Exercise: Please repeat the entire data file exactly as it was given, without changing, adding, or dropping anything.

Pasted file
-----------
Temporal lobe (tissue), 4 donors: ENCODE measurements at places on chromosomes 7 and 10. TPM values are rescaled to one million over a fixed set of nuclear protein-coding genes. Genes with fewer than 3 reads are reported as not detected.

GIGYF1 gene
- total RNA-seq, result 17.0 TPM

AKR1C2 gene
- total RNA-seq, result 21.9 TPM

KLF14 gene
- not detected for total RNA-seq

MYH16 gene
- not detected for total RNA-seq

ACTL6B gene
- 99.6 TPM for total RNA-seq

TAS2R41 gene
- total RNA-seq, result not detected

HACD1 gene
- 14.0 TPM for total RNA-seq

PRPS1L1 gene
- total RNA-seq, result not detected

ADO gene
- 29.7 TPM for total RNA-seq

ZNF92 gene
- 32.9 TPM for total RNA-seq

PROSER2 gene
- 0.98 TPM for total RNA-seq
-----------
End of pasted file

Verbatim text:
Temporal lobe (tissue), 4 donors: ENCODE measurements at places on chromosomes 7 and 10. TPM values are rescaled to one million over a fixed set of nuclear protein-coding genes. Genes with fewer than 3 reads are reported as not detected.

GIGYF1 gene
- total RNA-seq, result 17.0 TPM

AKR1C2 gene
- total RNA-seq, result 21.9 TPM

KLF14 gene
- not detected for total RNA-seq

MYH16 gene
- not detected for total RNA-seq

ACTL6B gene
- 99.6 TPM for total RNA-seq

TAS2R41 gene
- total RNA-seq, result not detected

HACD1 gene
- 14.0 TPM for total RNA-seq

PRPS1L1 gene
- total RNA-seq, result not detected

ADO gene
- 29.7 TPM for total RNA-seq

ZNF92 gene
- 32.9 TPM for total RNA-seq

PROSER2 gene
- 0.98 TPM for total RNA-seq